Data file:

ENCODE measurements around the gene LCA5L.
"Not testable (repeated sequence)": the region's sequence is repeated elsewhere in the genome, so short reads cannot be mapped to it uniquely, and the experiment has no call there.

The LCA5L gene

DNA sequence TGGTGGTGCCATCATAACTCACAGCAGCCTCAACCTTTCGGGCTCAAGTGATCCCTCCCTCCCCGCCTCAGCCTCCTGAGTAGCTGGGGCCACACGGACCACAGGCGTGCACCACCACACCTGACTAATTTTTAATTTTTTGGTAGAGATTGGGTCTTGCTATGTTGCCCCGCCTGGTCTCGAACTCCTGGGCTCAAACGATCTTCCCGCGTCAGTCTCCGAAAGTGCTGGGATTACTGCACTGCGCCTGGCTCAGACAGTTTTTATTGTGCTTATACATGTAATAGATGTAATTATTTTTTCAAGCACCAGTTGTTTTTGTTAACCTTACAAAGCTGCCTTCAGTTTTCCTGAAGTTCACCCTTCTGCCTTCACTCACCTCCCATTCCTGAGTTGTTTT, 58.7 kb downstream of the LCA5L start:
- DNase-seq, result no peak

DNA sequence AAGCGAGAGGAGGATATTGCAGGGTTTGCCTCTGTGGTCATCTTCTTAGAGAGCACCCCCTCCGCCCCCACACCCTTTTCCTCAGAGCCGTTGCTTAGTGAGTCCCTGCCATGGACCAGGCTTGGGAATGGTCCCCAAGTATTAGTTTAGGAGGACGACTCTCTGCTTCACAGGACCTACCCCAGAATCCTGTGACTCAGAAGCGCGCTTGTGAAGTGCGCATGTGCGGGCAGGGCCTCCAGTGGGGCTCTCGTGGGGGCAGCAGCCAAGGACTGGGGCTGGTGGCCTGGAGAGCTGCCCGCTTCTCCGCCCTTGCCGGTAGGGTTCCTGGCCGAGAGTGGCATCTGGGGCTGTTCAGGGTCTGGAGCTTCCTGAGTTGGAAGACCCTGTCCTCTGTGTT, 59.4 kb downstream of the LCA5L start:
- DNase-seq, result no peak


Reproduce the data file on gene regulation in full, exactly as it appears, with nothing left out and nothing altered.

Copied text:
ENCODE measurements around the gene LCA5L.
"Not testable (repeated sequence)": the region's sequence is repeated elsewhere in the genome, so short reads cannot be mapped to it uniquely, and the experiment has no call there.

The LCA5L gene

DNA sequence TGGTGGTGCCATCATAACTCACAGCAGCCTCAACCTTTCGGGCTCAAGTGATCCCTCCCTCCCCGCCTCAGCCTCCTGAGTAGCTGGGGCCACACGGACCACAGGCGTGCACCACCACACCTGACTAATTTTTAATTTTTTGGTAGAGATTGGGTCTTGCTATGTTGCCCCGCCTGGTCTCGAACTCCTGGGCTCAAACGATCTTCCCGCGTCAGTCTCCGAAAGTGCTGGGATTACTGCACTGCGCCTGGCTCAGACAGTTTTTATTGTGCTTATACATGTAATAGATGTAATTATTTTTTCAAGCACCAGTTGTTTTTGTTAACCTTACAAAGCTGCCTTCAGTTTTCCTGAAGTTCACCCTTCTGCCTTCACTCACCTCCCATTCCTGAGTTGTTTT, 58.7 kb downstream of the LCA5L start:
- DNase-seq, result no peak

DNA sequence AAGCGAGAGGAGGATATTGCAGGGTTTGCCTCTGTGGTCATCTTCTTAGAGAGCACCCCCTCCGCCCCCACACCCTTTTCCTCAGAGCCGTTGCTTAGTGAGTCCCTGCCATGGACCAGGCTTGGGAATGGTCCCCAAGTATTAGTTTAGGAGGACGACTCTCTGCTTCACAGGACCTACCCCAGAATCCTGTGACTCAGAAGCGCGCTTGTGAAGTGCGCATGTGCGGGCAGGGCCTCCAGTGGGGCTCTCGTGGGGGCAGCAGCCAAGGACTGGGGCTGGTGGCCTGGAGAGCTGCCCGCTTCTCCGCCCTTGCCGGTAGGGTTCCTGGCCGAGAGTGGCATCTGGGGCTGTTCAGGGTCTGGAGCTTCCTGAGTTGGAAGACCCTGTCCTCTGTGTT, 59.4 kb downstream of the LCA5L start:
- DNase-seq, result no peak